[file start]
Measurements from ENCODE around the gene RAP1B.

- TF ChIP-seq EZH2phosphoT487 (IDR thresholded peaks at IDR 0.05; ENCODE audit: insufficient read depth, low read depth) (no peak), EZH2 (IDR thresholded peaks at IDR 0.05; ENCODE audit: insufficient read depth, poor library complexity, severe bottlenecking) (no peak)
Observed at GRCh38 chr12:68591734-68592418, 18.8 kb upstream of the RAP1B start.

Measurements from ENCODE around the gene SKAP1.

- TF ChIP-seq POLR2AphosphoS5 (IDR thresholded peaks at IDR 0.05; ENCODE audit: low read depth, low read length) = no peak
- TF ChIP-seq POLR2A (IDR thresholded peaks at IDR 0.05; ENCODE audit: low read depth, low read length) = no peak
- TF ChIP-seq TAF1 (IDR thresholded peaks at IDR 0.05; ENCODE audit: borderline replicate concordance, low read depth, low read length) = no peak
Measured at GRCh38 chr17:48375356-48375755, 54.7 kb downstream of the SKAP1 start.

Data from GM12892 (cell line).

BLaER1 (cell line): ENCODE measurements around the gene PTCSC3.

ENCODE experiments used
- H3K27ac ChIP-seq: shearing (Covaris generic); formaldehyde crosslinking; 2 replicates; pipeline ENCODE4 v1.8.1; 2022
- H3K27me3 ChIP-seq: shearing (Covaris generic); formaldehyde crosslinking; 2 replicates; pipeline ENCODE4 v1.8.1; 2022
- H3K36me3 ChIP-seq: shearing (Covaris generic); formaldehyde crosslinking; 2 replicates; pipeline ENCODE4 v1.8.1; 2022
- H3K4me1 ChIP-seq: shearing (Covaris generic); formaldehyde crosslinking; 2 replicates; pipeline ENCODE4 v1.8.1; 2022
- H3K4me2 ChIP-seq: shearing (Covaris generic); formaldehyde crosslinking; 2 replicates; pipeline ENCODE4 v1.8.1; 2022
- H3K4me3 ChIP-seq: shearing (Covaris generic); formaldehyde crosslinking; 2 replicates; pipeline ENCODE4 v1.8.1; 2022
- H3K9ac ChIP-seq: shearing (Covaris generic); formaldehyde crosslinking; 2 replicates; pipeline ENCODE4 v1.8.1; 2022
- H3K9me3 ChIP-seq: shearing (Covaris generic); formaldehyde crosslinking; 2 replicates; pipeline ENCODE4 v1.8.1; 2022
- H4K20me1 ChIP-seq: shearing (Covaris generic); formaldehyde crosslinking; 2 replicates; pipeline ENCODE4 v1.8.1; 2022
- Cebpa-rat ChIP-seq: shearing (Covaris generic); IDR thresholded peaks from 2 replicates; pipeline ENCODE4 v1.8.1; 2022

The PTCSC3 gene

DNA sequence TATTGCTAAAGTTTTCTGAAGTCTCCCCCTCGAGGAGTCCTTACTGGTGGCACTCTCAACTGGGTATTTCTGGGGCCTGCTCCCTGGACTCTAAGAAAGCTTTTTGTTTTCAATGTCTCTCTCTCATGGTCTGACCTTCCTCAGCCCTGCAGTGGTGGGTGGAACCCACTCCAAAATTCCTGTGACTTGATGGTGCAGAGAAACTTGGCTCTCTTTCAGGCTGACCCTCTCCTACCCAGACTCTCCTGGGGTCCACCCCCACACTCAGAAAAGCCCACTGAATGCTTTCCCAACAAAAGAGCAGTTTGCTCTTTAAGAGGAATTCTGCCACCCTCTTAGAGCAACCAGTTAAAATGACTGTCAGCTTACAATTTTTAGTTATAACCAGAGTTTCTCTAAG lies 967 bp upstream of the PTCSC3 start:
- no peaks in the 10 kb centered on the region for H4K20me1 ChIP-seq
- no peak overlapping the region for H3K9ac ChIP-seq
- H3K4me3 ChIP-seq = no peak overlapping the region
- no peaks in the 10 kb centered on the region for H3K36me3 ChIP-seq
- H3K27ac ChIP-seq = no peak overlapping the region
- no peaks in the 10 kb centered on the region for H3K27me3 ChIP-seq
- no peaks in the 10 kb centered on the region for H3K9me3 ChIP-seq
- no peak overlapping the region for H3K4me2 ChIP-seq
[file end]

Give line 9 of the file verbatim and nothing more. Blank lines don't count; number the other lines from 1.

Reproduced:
Data from GM12892 (cell line).